Ubuntu Certified Professionals

Daniel Carrera daniel.carrera at zmsl.com
Fri Apr 7 22:27:34 UTC 2006

email.listen at googlemail.com wrote:
> Not exactly.
> To say it once again, tests like LPI exams don't examine skills thei only 
> examine if someone is able to learn a bunch of answers to given questions.

That would only be true if the LPI exam has the same set of questions 
every time. I'm sure this is not the case. If each exam is different, 
they they constitute a representative sample of knowledge points which 
give you an idea of the testee's skill. This is the same thing that any 
exam ever invented does.

> What is needed is a 'examination' or consideration how the skills are 
> achieved. 

What do you mean by 'examination'? The definition of examination that I 
know includes LPI. And why does it matter how the skills are achieved? 
This is, IMO, the wrong approach. What matters is what skills you have, 
not whether you took a certain course.

> This can be done in the classic school way by visiting classes or courses.

Requiring a particular course is unfair, bureocratic and unnecessary. 
And it puts the wrong sort of motivation on the exam board.

> Another way would be a community driven selfexamination under given rules by a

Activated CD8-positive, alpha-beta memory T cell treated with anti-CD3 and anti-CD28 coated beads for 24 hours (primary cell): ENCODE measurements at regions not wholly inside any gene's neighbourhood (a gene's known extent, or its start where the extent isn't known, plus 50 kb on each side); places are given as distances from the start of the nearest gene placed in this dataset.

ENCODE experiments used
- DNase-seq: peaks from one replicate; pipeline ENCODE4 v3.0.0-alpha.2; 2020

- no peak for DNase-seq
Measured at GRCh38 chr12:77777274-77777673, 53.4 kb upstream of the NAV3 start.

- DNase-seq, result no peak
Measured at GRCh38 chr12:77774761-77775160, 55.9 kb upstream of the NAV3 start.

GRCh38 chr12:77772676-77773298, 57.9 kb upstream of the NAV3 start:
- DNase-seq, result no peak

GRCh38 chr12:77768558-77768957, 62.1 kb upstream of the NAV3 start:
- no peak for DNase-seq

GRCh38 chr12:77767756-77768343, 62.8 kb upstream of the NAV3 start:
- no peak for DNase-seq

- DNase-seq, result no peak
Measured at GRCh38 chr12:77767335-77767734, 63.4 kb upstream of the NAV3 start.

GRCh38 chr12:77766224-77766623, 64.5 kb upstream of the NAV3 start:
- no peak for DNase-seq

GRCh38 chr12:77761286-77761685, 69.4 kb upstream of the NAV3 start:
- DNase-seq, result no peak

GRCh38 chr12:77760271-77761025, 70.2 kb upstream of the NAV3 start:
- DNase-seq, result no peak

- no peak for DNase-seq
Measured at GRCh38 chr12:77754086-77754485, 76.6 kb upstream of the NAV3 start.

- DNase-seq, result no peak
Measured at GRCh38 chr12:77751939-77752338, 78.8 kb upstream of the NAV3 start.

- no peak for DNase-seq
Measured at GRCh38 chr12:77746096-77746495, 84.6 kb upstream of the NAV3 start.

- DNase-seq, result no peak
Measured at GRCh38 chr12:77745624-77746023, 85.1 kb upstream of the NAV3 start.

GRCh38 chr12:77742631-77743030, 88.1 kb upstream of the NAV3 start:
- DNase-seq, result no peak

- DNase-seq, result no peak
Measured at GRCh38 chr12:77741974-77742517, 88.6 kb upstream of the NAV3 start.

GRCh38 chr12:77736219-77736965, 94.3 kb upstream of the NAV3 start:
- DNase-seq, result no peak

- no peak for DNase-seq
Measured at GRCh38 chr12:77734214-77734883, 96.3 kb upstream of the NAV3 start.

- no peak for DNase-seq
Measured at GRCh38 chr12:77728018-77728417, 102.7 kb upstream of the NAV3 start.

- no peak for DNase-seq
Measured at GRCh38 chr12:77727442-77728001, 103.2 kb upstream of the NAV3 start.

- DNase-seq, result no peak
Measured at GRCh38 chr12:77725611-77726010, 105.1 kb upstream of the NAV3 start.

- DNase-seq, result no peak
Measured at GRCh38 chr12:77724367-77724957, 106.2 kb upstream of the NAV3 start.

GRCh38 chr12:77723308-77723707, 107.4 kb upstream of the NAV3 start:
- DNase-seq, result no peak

> group of people who are in the position to judge the knowledge and the win of 
> knowledge of each other.

Okay, so you're talking about pratical assessment. Provided that the 
assessors are properly qualified, this can be a good assessment method.

> Its just the other way round.
> Not an exam judges a skill but the way how this skills where achieved. 

I disagree and I have 8 years of teaching experience to back my 
position, plus my experience working for an exam board. *Some* exams 
might do that. But to say that *all* exams do that is simply wrong. And 
your proposal of using a course is precisely the opposite of what you 
claim to promote. You say that the problem with exams is that they test 
how a skill was achieved, and yet you want pupils to take a particular 

> If we would have a only exam oriented educational system there would be no 
> need for schools anymore.

You would need schools to prepare pupils for the exams. I understand 
where you're coming from. You are worried about the dillution of the 
education system and schools becoming "exam factories". And I realize